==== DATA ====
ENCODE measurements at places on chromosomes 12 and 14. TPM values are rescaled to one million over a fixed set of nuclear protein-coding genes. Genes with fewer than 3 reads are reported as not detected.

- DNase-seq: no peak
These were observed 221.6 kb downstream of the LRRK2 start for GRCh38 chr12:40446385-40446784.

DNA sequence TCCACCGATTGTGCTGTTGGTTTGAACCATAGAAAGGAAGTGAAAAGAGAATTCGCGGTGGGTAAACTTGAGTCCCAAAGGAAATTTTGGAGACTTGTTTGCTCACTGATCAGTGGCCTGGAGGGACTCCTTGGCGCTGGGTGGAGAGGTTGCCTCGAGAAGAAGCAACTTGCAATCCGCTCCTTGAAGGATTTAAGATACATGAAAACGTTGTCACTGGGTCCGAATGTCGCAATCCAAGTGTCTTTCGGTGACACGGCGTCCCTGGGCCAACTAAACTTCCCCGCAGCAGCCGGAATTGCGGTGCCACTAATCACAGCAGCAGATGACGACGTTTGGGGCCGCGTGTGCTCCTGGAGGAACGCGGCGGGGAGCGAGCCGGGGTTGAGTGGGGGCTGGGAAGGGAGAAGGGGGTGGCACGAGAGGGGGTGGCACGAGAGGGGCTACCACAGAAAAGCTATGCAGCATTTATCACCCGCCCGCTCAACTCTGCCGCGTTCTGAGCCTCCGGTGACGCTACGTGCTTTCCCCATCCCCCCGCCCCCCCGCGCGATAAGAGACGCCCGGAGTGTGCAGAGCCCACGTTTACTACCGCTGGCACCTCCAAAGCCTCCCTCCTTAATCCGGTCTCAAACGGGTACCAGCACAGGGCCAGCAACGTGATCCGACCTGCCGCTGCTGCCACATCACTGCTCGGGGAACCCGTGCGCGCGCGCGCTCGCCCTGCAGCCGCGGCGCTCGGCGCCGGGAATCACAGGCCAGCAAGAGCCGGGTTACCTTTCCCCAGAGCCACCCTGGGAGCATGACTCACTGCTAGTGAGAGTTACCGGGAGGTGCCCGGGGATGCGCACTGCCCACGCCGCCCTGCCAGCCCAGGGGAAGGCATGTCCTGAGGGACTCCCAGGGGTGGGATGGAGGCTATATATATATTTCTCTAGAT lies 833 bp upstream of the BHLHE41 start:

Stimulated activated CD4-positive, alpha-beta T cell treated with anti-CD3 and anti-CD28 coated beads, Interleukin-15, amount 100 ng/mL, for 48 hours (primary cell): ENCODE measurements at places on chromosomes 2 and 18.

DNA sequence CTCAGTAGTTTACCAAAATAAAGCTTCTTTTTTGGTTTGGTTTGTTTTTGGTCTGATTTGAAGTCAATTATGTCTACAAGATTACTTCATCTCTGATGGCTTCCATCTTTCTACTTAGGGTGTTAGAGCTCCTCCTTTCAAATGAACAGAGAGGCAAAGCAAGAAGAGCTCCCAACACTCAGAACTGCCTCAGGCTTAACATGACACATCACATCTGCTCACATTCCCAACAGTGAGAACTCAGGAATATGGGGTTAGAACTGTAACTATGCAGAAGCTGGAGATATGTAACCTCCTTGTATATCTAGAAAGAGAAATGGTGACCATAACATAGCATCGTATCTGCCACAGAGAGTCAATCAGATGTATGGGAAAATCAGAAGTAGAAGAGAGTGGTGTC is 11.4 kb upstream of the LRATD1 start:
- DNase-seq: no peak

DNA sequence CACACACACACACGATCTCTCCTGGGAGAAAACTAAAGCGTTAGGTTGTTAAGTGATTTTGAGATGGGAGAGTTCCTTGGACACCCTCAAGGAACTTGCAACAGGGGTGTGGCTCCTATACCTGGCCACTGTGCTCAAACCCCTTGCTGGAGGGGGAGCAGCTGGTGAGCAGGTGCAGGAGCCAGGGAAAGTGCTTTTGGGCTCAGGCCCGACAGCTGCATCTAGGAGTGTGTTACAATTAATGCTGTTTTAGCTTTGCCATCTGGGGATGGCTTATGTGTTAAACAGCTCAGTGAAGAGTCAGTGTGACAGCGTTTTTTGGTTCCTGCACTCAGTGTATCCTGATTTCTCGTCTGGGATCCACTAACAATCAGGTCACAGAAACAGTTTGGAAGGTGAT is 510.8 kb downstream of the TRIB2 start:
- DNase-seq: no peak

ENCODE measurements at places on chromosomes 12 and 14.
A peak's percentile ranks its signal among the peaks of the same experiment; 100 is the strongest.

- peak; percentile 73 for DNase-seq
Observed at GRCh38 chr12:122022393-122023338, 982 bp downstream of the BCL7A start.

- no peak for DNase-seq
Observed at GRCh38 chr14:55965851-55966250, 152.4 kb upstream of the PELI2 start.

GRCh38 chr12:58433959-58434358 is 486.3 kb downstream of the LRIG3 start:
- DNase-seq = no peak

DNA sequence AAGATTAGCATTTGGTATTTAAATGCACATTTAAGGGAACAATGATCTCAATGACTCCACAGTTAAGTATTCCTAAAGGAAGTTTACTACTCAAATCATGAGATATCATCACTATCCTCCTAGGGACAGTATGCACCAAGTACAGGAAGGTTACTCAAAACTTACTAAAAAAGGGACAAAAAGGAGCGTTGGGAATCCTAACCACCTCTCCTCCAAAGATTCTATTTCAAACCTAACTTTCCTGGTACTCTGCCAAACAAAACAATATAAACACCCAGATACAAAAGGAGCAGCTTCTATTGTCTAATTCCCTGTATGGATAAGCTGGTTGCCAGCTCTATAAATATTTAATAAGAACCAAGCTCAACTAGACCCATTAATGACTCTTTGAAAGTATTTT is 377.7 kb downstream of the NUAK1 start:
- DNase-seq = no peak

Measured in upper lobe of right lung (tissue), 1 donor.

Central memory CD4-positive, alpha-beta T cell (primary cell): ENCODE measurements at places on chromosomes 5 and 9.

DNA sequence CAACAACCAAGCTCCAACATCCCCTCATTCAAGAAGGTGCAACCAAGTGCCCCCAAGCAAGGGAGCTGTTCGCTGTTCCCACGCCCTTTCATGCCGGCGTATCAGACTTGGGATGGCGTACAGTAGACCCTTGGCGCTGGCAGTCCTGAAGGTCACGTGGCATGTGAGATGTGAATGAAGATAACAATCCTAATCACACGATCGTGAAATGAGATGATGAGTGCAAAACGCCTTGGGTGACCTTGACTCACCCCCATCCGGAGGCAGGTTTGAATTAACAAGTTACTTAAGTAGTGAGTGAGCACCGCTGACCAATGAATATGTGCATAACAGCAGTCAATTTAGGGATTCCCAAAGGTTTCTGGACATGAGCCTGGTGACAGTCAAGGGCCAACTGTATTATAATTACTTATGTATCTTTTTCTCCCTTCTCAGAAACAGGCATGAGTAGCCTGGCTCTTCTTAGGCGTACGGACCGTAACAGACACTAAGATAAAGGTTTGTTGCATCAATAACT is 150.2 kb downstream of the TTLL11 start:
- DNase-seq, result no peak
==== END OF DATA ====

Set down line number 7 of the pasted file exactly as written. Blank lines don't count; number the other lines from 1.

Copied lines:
- DNase-seq: no peak